UDP and byte ranges

Aaron Stone aaron at serendipity.cx
Tue Dec 18 06:43:57 UTC 2007

Marc from facebook emailed a few comments to me about the binary
protocol documentation that I've been working on, and got me thinking
more about integrating UDP support into the core protocol (much to
Marc's chagrin, I think).

Here are some open issues with UDP (some from Marc today, and some from
the hackathon at Yahoo! when we were talking about the Message ID):

 - Do we need to separate the Request ID from the Message ID?
 - Do we need to be able to request portions of a value starting
   from some offset? (to handle the now-infamous facebook's-udp-mgets
   are-so-fat, your-mamma's-ethernet-take-it-no-more!)
 - Do we need the client to tell the server how big a receive window
   it has?
 - Do we need the server to tell the client how much data is about to
   show up?

Some thoughts:

I _don't_ see a reason to have separate request id's from message id's.
The combination of a message id and packet number (or byte range, which
I'll get to in a moment) tell us everything we need to know.

If we want the ability to request the n-th byte through the end, why not
just ask for the n-th through m-th byte?

(yes, this is the byte range feature that we've all acknowledged is a
bad idea. except that it completely subsumes the functionality of the
UDP packet sequence number and does it even more powerfully.)

If the client can discover the size of the data, then it can control the
receive window by asking for byte ranges.


Add a field to the GET response akin to DNS's "there's more data but you
need to ask for it". The first response packet will tell the client how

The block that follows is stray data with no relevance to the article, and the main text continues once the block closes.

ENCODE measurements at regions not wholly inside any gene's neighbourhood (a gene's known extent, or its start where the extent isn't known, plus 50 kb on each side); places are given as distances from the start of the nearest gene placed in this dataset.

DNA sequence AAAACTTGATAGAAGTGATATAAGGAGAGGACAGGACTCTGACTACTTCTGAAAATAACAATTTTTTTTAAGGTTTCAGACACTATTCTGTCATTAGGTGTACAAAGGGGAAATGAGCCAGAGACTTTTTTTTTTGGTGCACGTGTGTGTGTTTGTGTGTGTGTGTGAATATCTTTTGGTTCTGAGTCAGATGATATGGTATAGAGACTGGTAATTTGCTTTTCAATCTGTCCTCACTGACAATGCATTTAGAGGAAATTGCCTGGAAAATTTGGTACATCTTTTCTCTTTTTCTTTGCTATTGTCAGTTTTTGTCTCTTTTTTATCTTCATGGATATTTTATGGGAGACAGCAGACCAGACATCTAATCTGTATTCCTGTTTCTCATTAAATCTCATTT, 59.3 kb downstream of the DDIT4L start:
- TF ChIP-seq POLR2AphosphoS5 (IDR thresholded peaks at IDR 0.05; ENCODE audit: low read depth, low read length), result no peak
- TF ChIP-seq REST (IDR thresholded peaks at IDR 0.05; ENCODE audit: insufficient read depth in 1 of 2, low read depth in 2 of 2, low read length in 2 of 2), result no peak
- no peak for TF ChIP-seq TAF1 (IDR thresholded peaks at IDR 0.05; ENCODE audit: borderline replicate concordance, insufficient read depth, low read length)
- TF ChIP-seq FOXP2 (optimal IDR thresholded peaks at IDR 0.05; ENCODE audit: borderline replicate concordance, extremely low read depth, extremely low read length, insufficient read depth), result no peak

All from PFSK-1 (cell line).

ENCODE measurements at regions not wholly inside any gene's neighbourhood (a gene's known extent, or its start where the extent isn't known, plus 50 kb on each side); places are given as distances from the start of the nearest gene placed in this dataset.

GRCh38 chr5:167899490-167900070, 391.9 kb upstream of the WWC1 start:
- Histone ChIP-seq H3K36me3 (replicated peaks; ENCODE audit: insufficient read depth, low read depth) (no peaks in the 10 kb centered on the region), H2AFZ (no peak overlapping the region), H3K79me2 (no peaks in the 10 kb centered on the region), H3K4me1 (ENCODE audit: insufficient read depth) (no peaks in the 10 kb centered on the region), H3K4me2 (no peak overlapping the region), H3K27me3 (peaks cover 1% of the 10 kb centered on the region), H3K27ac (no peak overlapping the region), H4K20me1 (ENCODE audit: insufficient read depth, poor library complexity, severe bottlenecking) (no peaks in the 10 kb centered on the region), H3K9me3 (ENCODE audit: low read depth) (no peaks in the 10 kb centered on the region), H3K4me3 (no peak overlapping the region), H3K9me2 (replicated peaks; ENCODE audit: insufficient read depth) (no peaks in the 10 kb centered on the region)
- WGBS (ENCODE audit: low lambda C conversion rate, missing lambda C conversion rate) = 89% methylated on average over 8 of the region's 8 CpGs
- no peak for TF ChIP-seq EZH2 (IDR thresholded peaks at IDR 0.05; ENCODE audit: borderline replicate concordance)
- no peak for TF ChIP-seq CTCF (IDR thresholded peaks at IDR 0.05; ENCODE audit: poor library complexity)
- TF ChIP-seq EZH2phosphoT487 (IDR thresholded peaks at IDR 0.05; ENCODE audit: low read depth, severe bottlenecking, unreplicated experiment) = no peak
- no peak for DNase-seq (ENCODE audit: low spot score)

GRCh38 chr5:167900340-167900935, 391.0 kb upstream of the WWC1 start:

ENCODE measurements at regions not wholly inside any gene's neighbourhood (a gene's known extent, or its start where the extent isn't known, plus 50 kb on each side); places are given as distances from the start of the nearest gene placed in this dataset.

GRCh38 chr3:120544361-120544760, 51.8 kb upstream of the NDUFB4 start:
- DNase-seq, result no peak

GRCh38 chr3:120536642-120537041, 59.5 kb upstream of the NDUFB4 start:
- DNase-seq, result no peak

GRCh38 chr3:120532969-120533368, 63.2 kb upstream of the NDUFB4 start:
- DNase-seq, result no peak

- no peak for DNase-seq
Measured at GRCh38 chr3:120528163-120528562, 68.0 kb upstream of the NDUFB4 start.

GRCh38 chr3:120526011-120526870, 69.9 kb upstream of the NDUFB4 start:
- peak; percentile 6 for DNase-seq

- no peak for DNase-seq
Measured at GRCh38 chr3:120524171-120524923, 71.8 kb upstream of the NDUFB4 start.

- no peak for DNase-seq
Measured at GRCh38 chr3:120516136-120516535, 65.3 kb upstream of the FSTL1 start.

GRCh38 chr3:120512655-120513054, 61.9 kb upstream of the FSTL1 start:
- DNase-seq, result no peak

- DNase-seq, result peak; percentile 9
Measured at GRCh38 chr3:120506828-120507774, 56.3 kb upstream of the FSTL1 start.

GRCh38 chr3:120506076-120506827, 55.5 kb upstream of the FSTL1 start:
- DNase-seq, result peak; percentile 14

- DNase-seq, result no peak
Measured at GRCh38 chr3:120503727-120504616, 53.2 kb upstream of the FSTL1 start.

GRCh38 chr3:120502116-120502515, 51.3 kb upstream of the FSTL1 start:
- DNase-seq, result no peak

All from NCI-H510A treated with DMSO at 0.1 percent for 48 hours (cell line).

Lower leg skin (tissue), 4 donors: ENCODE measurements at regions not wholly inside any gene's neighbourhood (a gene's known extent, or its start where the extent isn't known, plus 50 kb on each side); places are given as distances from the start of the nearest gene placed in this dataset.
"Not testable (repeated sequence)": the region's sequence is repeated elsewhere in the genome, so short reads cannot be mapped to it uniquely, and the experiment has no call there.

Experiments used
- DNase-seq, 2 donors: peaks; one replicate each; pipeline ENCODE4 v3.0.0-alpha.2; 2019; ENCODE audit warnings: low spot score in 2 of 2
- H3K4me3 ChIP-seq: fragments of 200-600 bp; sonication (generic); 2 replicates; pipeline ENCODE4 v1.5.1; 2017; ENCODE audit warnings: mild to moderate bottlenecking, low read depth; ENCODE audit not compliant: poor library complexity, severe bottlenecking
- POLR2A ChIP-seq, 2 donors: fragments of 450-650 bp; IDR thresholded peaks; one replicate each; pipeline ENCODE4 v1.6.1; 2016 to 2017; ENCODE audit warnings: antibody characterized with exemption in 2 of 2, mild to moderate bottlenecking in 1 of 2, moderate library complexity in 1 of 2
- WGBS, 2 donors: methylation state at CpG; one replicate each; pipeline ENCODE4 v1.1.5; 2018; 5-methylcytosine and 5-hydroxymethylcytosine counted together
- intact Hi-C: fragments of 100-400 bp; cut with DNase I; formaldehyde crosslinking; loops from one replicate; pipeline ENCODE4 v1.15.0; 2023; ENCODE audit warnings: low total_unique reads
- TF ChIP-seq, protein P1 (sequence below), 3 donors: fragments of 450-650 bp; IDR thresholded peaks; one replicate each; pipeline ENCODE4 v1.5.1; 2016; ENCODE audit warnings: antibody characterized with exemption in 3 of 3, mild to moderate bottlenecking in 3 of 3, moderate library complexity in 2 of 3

long the entire key is in an extras field, and the common header will
tell the client how long the data it got in the initial response is.

Add a new command, RGET (range-get), that defines a larger extras
section with two additional fields, the offset and the length.

The client is explicitly allowed to ask for more data than can fit in a
single UDP packet.

The server sends as many RGET response packets as it needs to send, with
each one containing enough information (offset and length) to reassemble
the value on the client _without resequenceing the packets_!

If the client needs to rate limit the response, it can send separate
RGET requests with each one asking for some length of data that the
client can handle at that moment.


By eliminating the packet sequence number, we save the client from
having to hold all the pieces in order until it can return the value to
the client application.

By giving offsets in each packet, we avoid the potential problem of
losing the first packet and then being flooded with subsequent packets
that we don't know what to do with.

We also give the ability to set up a receive buffer in some size as
indicated in the first packet and then blindly stuff the subsequent
packet values into the right locations in this buffer. If one chunk is
missing, it can be specifically re-requested, too.

Yes, if the data-check mismatches during this operation, you've got to
start asking all over again, but I think that's a fundamental problem to
asking for a large value over UDP that might require re-requests (as
opposed to TCP handling the re-transmit for you).

I believe this all to be completely stateless on the server.

Thoughts? Comments?

I'm going to draw up some protocol pictures this week to show what this
might look like.


More information about the memcached mailing list